I am now thinking that “place” can play a part. I hadn’t thought of that before. The model in the carousel with the black and white roll sleeved blouse and black trousers is definitely ’chic’ in my mind if she has showed up to work in a room full of casually dressed co-workers. That is perhaps a chic woman’s idea of dressing down. I still love looking at what women wear; my fashion friends and I send descriptions of what we see that stands out to us when we spot women on the go, either traveling or just about town. We call it our ‘fashion sightings’. I will never tire of photos of Audrey, Grace, Jackie, the Duchess Catherine, Sofia Coppola, Ines. My husband loves watching Red Carpet events with me and has interesting opinions. We miss “What Not to Wear”. He knew Clinton’s rules!
    Another favorite book is Madame Chic by Jennifer Scott who writes about what she learned during her junior year in Paris when she lived with a French family. Trés chic!

  8. Oh, my goodness!! If women of ANY age are wearing this clothing to work, it’s a big mistake. I know fashions evolve and different age groups wear different types of clothing , but this is OVER THE TOP. I agree with your comments, Pam, and those of the other ladies.

  9. Your comments are so true, Pam. Love to read your posts, and appreciate your thoughtful suggestions. Chic to me is Talbot’s style—modest, professional, comfortable, sometimes with a nice scarf or piece of jewelry. Just ordered through your link “Parisian Chic,” which I got earlier as a gift for my teenage granddaughter—never too early to provide a bit of encouragement…

  10. I agree 100% with the opinions so-far expressed. The wonderful ladies who read your blog obviously have great style! The outfit with the checked blazer is just a mess, and I can’t imagine in what workplace one could wear the peek-a-boo lattice pants. None of these outfits are chic! And what happened to dressing (up) for the job you want, not the one you have? I will always prefer to be the best-dressed person in the room to looking like I don’t care, which is what these outfits communicate.

  11. The only chic outfit I see on the blog is the Blush jacket, black slacks and geometric blouse. I would change the color of the jacket to khaki or black. The blush doesn’t work with my gray hair too washed out. For me chic is not a costume but a classic style with a little something special added.

  12. First “workwear”- I think my husband got it when he said “what kind of work exactly?” My first thought was that they had forgotten to put on a proper garment below the waist . I mean it is now ok to wear trousers (US pants) to work and as a Eurasian Muslim I am glad of that – so why wear stuff with holes in ? I think it is more important at work to be appropriate than to be ‘chic’ – by which they seem to mean following a current extreme look .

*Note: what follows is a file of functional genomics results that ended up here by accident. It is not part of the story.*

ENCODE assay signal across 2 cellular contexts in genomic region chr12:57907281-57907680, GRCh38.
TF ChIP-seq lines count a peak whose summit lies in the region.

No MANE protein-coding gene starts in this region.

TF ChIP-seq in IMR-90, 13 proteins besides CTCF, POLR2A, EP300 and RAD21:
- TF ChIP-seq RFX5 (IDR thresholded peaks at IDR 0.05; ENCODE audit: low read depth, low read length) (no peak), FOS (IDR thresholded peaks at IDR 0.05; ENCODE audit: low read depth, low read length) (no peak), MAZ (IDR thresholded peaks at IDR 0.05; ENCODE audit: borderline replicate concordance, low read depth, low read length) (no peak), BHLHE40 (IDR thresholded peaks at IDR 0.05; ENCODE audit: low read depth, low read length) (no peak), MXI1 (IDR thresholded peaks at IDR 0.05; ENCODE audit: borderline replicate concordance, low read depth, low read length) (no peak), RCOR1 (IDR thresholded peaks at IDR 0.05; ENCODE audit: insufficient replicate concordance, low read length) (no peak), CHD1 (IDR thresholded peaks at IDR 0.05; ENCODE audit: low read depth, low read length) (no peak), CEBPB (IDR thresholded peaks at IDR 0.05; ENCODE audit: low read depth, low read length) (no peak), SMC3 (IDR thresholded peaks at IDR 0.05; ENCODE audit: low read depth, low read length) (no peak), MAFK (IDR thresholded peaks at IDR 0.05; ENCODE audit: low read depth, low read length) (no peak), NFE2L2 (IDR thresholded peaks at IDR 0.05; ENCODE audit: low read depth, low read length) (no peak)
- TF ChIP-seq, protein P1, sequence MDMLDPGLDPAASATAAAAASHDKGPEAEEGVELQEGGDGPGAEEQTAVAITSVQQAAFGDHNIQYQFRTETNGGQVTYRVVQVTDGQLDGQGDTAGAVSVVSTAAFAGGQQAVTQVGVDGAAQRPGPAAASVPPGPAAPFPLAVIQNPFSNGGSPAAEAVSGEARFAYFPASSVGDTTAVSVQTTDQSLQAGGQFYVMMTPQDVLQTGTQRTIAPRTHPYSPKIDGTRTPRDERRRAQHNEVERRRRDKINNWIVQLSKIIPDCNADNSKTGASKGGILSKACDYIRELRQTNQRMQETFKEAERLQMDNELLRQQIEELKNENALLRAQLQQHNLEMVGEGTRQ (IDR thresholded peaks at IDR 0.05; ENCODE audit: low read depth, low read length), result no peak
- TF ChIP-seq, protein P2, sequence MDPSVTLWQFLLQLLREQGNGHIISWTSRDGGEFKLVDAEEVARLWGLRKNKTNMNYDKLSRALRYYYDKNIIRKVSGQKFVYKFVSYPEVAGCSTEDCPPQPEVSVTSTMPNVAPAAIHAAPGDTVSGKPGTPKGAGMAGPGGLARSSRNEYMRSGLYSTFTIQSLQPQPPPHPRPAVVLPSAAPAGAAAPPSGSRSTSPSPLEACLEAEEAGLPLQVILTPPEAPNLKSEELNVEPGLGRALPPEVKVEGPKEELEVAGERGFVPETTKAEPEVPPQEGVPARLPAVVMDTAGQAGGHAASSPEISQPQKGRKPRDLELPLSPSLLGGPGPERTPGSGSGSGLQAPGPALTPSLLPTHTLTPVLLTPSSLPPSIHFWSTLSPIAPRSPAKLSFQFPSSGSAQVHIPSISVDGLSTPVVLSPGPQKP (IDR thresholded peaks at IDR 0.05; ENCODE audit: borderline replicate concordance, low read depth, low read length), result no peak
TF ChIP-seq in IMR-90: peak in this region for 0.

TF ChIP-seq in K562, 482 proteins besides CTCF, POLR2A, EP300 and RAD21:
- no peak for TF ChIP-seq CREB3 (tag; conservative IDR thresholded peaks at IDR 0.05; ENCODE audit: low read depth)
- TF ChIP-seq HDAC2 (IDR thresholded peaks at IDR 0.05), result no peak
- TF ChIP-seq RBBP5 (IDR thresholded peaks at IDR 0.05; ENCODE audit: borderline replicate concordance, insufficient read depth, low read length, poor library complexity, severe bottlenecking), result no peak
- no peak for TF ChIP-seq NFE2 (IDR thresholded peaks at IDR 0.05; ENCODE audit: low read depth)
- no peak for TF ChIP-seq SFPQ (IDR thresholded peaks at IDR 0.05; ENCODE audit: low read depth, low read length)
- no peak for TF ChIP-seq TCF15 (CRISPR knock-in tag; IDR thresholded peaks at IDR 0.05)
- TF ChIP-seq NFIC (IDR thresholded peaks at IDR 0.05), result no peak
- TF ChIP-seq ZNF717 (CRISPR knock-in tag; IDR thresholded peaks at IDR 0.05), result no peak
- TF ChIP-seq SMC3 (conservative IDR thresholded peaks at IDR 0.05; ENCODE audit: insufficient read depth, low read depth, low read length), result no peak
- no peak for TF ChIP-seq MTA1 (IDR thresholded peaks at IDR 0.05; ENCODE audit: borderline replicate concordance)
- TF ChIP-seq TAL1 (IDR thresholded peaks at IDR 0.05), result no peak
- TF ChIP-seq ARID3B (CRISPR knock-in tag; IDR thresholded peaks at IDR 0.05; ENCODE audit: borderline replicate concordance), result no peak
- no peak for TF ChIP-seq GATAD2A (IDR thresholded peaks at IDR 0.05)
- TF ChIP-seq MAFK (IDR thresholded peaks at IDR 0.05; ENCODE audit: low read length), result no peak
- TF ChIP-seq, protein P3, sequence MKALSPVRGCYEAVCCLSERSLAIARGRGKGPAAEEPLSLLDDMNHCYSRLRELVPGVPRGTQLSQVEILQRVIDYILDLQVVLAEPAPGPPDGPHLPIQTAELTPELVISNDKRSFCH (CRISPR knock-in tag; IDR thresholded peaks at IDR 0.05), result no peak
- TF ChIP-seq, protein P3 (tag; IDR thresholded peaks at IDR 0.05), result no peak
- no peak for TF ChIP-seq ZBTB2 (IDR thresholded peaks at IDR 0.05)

And yes I’m old so chic to me is still epitomised by Audrey Hepburn in ‘Funny Face’ and when ‘Sabrina’ returns from Paris . Surely ‘chic’ does not mean the latest style ?

  13. Like Linda L, I also was advised to purchase a nicely tailored navy blue suit (skirt and jacket) for those important post-college interviews. It was conservative, appropriate and flattering. Not particularly chic to my mind, but a pretty blouse, a single strand of pearls, and medium heeled pumps said exactly what they needed about the young woman I was: she will be an asset to your business and represent you well. Dating attire for me followed similar thinking, though the clothes were more casual. I knew to dress for the position I ultimately, if one knows her objective, was applying to possibly have: wife (daughter-in-law, mother, soccer mom, etc). It didn’t mean there was no room for fun or sexy in the right place or time, but it was certainly a way of communicating that I could be a keeper, the girl you marry, as opposed to one who is relegated to dangling about. Sloppy or revealing clothing seems to say “never mind about me.” BTW, your carousel is fantastic!

  14. For me, chic is timeless. Like elegance, it is about more than clothing, although that plays a large part in it. It is about posture, confidence & grace. I don’t consider the outfit with the crop top & cropped leggings with the jacket to be workplace chic. The crop top & leggings are perhaps chic for exercising, & the jacket might be chic with trousers or a skirt. I know of no workplace where pants with side laces are appropriate. The outfit with the long shirt & super short skirt looks as if it were thrown on by a person running late. Many of the items in the slide show are workplace chic.